Wednesday, January 15, 2014

Bringing Suki back under saddle: game plan

Extreme winter weather has put me into planning mode.  And reading, and videos.  I have started a few horses under saddle, but am by no means an expert.  I believe I was taught well, by people who took their time with the process.  Suki had a brief introduction to work prior to being shipped from her birth place of Capriole Farm in Vancouver, British Columbia to me in Unionville, Pennsylvania.  She was easy and uncomplicated, with a heavenly trot.  Our greatest issue early on was 3 year old Suki figuring out where to put all of those long legs!  Steering is always a challenge initially so I only cantered if there were fewer than two other horses in the arena.  As a 17 hand 3 year old it seemed as though it only took three or four canter strides for Suki to travel down the long side of the indoor arena.  The turns were perilous at times but Suki and I took care of one another.  I shifted my weight in the saddle to be as accommodating as possible.  She would tilt her right ear back toward me waiting for my next request.  I didn't notice this at first, but after a few days in the saddle I knew when she had a question.  We were dance partners.  I remembered this detail just recently, after I dreamed that I was riding her.

Here are a couple of very early rides:
video
video


In preparation of attempting to sit on Suki again I am thinking about the basics.  The weather has held us back for now, but once it breaks we are going full force.  Light lunges 4 days a week for 3 weeks, with increasing emphasis on fitness.  Trot sets; canter sets.  Suki executes transitions brilliantly which is why my focus will initially be on fitness.  Of course transitions will be part of each session, with me throwing in rapid transitions from time to time just to keep her sharp during fitness training. Then we add a surcingle with side reins to attain more collection. Once Suki is fit and I am assured of continued soundness I will move from lunging to long lining, as it is the closest in hand work simulating riding.  This will allow full control of the bridle.

Each day it will also be necessary to monitor the skin on Suki's back.  For the most part the skin is thick and tough, with the weakest area being the site of the graft which lies directly under the middle of where a saddle would sit.  The major concern is weight and friction of the saddle, then the added weight of a rider which could cause the skin to tear.  Suki wore the surcingle only once, with the Success Equestrian saddle pad and everything seemed fine.  Regular work will be the true test.  A few weeks of consistent work in the surcingle and long lines should provide me with assurance (or not) that Suki is ready for the saddle.  Because of Suki's prior back problem and lack of hair saddle type and fit is crucial.   Laser and Thin Line have joined forces with this saddle:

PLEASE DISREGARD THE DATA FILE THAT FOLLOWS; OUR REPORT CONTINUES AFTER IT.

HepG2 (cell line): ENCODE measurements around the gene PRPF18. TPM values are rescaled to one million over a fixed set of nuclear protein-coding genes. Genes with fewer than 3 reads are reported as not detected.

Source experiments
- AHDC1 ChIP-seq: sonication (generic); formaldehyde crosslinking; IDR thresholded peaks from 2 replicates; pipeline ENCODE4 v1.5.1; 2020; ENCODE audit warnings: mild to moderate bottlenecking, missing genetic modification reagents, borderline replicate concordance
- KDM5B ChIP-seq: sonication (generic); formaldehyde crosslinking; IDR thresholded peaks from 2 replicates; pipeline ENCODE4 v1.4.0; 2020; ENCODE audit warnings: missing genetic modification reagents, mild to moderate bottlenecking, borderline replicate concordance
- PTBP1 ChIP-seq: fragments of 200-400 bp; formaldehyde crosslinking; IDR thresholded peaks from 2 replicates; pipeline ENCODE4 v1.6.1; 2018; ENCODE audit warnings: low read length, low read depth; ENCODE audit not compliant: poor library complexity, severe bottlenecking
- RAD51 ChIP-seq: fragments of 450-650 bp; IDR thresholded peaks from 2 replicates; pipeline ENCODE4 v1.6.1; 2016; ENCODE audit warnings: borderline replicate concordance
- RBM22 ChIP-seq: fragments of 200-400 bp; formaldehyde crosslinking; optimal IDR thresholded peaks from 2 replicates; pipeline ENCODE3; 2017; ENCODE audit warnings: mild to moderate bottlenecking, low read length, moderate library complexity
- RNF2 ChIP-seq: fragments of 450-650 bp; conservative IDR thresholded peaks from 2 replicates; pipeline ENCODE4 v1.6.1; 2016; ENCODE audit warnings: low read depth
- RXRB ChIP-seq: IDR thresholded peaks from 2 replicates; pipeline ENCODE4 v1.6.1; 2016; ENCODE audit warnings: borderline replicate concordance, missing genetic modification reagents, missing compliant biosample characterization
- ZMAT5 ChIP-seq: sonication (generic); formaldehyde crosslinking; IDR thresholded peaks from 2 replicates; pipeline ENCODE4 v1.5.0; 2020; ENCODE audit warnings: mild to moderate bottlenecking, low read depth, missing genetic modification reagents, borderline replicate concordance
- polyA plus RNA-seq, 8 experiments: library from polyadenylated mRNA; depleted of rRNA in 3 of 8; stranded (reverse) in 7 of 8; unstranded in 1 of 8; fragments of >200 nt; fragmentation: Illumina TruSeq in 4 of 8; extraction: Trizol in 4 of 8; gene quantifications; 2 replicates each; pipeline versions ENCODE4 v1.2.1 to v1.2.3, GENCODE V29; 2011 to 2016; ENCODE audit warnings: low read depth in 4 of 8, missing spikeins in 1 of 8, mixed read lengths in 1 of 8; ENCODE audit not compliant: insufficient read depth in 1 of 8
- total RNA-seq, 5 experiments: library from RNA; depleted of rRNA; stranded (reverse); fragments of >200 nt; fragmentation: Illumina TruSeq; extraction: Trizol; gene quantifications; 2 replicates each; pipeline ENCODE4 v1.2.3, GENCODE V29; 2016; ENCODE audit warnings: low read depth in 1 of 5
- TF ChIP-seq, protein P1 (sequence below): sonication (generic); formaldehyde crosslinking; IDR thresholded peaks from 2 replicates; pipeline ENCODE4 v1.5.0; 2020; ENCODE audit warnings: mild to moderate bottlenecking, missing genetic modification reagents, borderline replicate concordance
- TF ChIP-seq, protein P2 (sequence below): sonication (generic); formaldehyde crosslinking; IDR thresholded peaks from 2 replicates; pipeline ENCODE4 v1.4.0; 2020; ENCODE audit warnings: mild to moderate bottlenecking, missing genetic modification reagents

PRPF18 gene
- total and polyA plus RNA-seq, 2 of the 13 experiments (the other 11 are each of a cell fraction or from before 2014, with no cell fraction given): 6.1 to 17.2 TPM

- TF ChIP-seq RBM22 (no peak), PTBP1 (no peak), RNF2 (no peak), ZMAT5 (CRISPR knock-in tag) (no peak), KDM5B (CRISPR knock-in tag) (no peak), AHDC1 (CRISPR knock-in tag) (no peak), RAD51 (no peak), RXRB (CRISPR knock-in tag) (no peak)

http://www.laserequestrian.com/?p=11
Thin Line incorporates no heat and non slip.

In addition I will continue the in hand work that I observed during the Andreas Hausberger clinic at Waltzing Horse Farm last summer which I will continue to learn in future workshops and clinics.  One plan is to travel to Vienna in 2014 to participate in one of the workshops offered by the Spanish Riding School.  There is always more to learn and I am an eager student!  All of this work will be incorporated into Nikki's training as well.  It is interesting that so many dressage riders seek the "perfect" piaffe in their horses but never really train their horses in hand.  The Lipizzaners (the majority) display very even, correct piaffe, which to me demonstrates its importance.

My plan is to write a daily journal enabling me to evaluate progress and set backs.  I have decided to do it the old fashioned way (at least to start)....hand written.   I have purchased two very lovely books (one for Nikki as well) for this purpose.

Weather has prevented Suki and Nikki from being turned out in their large field....freezing-mud-freeze-mud.  Crazy enough to limit the horses to paddocks, much to their dismay.  I am certain that they will appreciate the beautiful fields that they will have come spring though!  The importance of pasture maintenance!  Yesterday it rained all day so after squeaking in a lunge for Nikki, the girls were in for the day.  Today I put Nikki out in the paddock first where she proceeded to passage around a few times before settling down to munch on some lovely hay.  I watched her for a moment while "her majesty" whinnied in her stall impatiently waiting for her turn.  I turned out Suki next and she too passaged around the paddock, causing Nikki to start up again before both got down to serious hay munching.  WHY DID I NOT HAVE MY PHONE!!!  What an awesome video that would have been.

I received a lovely, thoughtful Christmas gift from R at the barn.  In September I had given my Dressage at Devon Freestyle box seats to her and her mother when I was unable to attend.  Such a beautiful gift...


Re-starting Suki under saddle will not be without complications.  I know this, and am prepared for it.  But it is time.  We may or may or not be successful, but it is time to go for it!!

Stay tuned......




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